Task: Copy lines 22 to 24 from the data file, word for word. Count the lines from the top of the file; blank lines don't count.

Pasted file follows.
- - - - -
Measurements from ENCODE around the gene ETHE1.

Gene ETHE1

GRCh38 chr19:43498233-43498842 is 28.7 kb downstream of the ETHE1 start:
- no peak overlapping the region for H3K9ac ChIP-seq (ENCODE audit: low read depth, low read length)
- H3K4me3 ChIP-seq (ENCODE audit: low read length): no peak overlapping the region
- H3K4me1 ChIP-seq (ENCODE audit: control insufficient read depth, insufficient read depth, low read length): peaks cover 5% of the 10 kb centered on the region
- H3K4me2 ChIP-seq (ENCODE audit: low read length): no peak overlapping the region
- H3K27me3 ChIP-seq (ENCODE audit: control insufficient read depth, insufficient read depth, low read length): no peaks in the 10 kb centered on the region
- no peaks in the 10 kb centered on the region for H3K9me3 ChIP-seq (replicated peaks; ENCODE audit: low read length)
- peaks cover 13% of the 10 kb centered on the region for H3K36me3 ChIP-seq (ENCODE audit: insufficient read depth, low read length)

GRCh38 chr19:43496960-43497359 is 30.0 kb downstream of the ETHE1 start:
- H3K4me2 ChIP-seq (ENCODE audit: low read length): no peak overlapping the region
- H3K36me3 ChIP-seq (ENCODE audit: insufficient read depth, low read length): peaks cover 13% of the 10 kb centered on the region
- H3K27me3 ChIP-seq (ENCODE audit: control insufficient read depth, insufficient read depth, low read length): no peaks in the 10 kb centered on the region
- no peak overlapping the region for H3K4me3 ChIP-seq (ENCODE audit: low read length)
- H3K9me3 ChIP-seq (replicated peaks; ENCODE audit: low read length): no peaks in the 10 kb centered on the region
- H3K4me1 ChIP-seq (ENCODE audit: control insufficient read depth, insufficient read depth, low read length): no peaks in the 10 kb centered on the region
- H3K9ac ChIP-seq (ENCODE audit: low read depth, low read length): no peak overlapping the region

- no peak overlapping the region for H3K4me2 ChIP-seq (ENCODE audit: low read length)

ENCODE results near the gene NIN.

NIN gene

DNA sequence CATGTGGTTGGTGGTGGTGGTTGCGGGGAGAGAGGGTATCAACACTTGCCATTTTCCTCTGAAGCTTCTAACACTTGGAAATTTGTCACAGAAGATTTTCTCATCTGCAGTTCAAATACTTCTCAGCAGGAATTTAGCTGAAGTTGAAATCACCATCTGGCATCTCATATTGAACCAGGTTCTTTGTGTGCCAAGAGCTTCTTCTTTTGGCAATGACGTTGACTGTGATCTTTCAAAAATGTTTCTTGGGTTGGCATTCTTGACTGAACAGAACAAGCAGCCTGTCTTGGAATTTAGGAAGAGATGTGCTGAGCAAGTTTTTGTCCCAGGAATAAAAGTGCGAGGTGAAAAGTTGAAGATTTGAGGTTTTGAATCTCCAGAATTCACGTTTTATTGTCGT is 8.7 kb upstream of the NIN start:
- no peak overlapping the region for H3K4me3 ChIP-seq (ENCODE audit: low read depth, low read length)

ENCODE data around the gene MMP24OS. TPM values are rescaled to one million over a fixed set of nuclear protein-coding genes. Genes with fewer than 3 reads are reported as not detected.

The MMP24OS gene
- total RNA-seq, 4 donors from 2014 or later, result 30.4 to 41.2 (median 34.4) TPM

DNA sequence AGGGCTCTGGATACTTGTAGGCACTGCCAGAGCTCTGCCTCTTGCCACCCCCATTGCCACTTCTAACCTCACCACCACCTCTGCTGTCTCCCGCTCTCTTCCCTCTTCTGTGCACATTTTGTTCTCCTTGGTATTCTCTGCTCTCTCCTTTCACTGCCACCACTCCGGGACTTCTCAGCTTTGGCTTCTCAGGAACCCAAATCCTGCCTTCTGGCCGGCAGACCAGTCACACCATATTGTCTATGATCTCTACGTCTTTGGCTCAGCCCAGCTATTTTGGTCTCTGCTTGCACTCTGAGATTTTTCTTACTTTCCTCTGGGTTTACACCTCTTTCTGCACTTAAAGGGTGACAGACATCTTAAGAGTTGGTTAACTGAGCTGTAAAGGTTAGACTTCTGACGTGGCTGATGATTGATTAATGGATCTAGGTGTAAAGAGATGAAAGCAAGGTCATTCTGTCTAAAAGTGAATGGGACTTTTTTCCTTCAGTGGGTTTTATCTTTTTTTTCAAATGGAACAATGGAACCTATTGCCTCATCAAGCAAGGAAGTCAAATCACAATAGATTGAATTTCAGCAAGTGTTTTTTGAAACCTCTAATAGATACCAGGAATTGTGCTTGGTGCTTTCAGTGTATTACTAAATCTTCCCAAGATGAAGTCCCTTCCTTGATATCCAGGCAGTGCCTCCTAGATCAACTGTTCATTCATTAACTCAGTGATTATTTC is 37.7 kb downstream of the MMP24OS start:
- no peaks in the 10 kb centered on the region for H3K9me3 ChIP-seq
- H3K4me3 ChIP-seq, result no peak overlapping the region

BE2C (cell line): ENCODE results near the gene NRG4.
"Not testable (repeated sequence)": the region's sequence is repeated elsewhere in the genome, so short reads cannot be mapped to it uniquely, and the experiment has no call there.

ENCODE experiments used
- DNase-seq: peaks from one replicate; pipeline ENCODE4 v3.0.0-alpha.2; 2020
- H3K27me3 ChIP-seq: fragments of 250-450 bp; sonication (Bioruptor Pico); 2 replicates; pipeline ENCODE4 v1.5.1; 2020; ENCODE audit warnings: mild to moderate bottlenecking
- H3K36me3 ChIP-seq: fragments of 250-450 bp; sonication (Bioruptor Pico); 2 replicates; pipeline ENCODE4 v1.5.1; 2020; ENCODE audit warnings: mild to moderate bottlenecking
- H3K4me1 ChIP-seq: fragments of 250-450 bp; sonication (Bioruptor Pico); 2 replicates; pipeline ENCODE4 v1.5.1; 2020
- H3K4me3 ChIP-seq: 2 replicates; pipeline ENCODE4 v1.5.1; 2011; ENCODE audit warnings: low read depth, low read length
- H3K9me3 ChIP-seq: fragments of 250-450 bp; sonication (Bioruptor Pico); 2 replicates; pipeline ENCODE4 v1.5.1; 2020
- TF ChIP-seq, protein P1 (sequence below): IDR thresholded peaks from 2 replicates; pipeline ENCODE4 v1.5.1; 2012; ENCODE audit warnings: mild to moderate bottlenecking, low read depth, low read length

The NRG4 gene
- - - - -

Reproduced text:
DNA sequence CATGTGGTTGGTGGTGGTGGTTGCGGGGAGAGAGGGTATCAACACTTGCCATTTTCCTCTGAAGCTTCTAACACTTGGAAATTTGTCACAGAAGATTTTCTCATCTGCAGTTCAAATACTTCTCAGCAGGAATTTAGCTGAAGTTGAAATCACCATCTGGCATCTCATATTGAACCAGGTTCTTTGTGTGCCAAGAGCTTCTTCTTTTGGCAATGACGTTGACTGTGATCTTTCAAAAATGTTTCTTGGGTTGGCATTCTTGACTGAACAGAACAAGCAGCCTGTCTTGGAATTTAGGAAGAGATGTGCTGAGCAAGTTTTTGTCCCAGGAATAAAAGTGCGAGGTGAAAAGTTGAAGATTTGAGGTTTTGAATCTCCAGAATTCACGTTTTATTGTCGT is 8.7 kb upstream of the NIN start:
- no peak overlapping the region for H3K4me3 ChIP-seq (ENCODE audit: low read depth, low read length)

ENCODE data around the gene MMP24OS. TPM values are rescaled to one million over a fixed set of nuclear protein-coding genes. Genes with fewer than 3 reads are reported as not detected.